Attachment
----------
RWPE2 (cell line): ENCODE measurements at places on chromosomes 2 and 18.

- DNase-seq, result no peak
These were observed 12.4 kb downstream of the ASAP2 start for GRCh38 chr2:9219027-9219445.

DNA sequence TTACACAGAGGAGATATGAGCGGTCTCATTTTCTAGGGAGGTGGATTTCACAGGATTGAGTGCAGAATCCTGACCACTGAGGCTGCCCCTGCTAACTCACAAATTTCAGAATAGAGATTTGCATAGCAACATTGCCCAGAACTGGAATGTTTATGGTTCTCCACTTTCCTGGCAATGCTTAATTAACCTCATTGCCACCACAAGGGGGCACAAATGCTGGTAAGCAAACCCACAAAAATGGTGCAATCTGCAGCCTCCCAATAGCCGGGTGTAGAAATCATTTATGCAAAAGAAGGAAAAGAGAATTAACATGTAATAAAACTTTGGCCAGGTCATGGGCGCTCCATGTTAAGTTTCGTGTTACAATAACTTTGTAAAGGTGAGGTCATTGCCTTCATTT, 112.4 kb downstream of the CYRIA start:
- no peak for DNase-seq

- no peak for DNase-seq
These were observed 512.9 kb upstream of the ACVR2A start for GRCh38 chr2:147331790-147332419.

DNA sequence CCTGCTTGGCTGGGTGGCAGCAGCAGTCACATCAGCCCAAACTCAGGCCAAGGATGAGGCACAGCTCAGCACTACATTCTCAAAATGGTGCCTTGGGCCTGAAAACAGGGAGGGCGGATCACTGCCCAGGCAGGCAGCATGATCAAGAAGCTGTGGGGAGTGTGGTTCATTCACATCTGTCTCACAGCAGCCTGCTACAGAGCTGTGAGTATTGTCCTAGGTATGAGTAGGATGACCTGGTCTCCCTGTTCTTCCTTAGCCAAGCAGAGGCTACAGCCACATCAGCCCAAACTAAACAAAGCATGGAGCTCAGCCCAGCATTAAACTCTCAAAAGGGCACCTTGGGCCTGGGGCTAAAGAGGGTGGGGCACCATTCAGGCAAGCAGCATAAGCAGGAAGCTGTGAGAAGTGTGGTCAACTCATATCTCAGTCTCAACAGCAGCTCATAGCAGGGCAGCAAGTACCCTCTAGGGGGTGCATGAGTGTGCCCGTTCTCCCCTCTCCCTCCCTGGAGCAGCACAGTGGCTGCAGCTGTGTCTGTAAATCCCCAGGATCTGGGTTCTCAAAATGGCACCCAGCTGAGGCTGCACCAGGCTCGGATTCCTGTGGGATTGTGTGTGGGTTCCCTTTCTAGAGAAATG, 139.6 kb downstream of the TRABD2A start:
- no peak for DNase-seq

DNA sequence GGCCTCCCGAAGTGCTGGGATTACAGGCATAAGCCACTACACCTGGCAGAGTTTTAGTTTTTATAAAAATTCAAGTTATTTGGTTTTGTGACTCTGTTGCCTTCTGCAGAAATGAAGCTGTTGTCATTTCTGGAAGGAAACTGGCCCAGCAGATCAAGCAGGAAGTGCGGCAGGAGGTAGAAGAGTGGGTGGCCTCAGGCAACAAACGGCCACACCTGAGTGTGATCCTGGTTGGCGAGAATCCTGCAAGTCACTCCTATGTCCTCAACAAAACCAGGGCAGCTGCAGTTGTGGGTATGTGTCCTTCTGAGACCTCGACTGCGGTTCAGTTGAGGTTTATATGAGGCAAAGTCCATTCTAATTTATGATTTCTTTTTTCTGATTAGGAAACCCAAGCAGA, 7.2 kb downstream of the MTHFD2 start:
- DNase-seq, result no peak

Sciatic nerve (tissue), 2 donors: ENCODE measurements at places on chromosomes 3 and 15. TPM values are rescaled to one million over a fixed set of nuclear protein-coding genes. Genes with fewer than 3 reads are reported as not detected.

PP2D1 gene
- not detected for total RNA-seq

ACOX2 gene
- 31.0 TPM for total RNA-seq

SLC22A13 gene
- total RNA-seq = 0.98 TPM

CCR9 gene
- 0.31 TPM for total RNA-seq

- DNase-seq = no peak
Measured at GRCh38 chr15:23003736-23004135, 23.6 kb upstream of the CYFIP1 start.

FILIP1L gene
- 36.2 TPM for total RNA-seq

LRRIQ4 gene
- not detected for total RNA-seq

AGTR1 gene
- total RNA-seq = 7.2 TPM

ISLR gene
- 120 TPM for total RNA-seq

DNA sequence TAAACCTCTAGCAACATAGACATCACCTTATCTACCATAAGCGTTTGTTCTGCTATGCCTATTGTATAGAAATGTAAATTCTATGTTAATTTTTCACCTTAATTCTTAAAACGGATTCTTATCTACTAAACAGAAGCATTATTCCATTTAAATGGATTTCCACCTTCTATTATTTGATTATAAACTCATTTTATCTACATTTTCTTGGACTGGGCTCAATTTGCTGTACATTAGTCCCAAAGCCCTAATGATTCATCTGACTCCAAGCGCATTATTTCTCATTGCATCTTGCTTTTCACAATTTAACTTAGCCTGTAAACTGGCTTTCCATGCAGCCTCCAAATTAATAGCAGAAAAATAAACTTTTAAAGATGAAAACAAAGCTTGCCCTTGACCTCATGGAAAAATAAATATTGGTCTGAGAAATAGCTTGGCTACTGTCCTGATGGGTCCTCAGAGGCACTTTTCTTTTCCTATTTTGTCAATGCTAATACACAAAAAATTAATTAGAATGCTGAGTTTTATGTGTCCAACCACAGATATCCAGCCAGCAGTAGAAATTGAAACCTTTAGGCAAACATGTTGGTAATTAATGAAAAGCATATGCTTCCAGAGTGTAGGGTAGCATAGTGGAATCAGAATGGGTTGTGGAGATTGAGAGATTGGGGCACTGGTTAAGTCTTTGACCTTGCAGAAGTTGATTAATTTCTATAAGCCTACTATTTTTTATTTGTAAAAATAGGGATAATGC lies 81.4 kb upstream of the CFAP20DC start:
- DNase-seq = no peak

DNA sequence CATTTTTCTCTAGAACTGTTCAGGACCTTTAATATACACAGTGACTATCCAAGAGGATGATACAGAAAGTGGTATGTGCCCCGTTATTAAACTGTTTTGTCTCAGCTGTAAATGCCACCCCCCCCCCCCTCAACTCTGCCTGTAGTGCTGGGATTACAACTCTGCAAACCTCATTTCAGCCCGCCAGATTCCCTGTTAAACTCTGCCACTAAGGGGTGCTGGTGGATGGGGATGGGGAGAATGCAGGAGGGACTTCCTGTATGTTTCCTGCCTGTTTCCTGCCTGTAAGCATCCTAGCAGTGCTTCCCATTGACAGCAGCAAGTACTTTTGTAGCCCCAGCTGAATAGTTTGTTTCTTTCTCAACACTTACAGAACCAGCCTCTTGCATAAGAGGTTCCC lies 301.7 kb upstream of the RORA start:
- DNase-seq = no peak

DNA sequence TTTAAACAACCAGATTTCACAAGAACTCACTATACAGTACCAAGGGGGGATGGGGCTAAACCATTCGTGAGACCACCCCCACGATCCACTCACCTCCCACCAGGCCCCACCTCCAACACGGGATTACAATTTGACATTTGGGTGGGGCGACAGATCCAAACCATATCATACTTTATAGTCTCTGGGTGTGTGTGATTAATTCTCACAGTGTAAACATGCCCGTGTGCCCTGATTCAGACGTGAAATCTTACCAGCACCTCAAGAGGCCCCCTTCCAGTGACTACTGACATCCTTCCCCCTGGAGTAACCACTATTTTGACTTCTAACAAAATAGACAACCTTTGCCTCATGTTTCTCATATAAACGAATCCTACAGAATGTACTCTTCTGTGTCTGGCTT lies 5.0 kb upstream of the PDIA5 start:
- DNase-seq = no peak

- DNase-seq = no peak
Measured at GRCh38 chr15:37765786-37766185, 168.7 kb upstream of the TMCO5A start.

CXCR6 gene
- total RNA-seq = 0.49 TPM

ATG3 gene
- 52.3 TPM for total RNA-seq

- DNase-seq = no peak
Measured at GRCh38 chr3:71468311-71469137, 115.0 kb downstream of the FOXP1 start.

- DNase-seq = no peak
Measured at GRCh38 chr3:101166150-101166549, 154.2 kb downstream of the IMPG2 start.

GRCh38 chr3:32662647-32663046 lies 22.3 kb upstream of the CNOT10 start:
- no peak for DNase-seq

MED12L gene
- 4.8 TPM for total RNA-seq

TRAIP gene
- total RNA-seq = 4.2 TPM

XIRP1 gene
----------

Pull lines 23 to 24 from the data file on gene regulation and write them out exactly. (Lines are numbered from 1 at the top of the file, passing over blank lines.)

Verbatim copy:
FILIP1L gene
- 36.2 TPM for total RNA-seq